The Barry Bonds perjury trial is underway in U.S. District Court in San Francisco, and the prosecution is reportedly already putting jurors to sleep. Government lawyers are so boring. Here's the question today as we settle in for up to a month of testimony that we have no intention of covering: will anybody buy Barry's story? Bonds claims he told a grand jury the truth in 2003, when he said he never knew he was taking steroids. He apparently thought his head and home run total were inflated due to some combination of flaxseed oil and arthritic cream.
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You woudn't think prosecutors have such a tough road to hoe, given all the steroids and syringes they found in Barry's buddy Greg Anderson's home and the multitudes willing to testify that Bonds is, at the very least, a big a**hole. But these things can be trickier than they might appear to the layman. That's why GTOG is lending its legal expertise to an analysis of the 12 men and women who will decide the home run king's fate. Here's how it breaks down:
• Juror 56: Woman, 57, nurse.
• Juror 42: Woman, 19, college student.
• Juror 36: Woman, 25, aid-giver to developmentally disabled.
• Juror 6: Woman, 30, autism support specialist.
• Juror 97: Woman, 27, phlebotomist.
• Juror 69: Man, 68, temporary shipping clerk.
• Juror 66: Man, 60, data center engineer.
• Juror 3: Woman, 51, client service administrator.
• Juror 19. Woman, 26, food server.
• Juror 90: Man, 57, IT manager.
• Juror 73: Woman, 28, nurse.
• Juror 21: Man, 68, retired cashier.
The first thing to note is it's unlikely any of the jurors are big baseball fans, and that's not an inference based on having eight women and four men on the panel. In most parts of the country, the defense probably wouldn't want baseball fans on the jury, because in most parts of the country, baseball fans hate Barry Bonds. But in San Francisco? 99% would be dismissed from consideration because they would openly admit they'd never convict him. Giants fans tend to adore Barry Bonds.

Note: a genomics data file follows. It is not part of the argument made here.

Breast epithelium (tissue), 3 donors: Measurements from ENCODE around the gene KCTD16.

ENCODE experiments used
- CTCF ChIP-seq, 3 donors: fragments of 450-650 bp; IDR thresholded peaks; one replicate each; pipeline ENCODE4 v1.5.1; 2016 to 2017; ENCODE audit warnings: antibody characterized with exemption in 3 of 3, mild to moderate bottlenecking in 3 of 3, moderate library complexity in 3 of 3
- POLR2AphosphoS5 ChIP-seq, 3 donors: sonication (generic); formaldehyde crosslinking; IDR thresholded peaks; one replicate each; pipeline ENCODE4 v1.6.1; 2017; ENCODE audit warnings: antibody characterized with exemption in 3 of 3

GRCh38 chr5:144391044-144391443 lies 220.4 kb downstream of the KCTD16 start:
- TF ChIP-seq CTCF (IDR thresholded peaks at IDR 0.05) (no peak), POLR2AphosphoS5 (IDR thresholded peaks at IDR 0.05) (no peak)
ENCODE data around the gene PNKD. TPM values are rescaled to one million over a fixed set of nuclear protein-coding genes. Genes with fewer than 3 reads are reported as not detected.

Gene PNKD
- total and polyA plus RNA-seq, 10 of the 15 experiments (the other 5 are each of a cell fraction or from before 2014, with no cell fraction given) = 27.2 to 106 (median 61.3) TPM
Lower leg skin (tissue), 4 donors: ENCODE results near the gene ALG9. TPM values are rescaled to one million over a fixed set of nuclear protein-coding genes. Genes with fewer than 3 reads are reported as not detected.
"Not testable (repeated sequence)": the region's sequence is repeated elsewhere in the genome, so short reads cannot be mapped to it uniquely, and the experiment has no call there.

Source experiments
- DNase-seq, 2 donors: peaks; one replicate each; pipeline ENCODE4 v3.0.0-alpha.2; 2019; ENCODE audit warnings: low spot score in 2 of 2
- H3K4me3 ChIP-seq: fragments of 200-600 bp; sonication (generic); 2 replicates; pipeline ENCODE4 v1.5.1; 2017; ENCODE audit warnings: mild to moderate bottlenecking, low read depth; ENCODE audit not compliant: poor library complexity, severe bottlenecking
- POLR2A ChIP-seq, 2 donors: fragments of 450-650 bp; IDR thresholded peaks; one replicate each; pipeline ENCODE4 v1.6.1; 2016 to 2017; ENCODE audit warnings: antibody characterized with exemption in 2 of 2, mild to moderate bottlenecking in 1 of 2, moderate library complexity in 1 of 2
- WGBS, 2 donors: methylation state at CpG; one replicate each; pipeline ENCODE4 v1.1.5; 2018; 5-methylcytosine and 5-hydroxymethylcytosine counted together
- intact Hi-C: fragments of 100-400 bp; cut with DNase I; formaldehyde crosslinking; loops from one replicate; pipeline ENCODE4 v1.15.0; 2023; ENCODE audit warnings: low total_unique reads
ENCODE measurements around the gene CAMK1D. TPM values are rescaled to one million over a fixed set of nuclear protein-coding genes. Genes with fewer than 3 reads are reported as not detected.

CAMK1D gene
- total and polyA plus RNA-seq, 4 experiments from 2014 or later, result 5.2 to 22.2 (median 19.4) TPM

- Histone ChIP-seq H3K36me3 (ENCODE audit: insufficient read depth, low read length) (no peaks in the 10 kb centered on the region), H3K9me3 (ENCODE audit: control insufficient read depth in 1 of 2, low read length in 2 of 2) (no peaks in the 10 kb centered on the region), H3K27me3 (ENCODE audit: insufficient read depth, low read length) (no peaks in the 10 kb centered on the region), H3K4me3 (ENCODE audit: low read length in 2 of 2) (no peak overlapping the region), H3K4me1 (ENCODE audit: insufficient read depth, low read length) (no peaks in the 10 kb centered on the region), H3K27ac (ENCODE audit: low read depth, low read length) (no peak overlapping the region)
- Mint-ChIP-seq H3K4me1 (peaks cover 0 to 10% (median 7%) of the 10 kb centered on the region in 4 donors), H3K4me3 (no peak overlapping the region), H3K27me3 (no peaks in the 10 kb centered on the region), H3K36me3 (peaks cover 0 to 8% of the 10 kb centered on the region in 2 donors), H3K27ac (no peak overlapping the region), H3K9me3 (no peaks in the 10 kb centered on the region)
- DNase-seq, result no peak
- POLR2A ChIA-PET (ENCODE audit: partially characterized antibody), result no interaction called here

With that baseline, let's look at the women jurors. They look loaded with empathy. The defense has to hope that with an aid-giver to the developmentally disabled, an autism support specialist, and a couple of nurses in the jury room, somebody is bound stand up for the guy who, despite his grotesque mellon, has the voice of a wounded child. On the other hand, those caregivers aren't going to like what they hear from all the witnesses who Bonds has mistreated over the years, and I can't imagine that Bonds will take the stand. Once you look up "phlebotomist" like I just did, you know juror 97 isn't going to approve of what Bonds was pumping into his veins. As for the 19-year-old college student, guarantee you she nodded off during opening statements. She'll go with the flow on this. Finally, you think the food server or the client service administrator is going to rock the boat? Put the 8 women jurors in the prosecution's corner.
As for the men, they're all older, between the ages of 57 and 68. Even though they don't follow the Giants, they may get nostalgic when people talk about baseball, remembering a time before big money, steroids, and free agency. Juror 21 will wipe a tear from his eye as the Assistant U.S. Attorney invokes Hank Aaron's name. Maybe these four will all line up squarely behind the government, too. But watch out for juror 66. Perhaps underneath that yuppified exterior, the 60-year-old data center engineer longs for the California of 1969, when a then-18-year-old had a few things he could count on in this world: illegal drugs, free love, and a thrill-a-minute young outfielder named Bobby Bonds. Three things that tell him, "You must acquit." Just saying.
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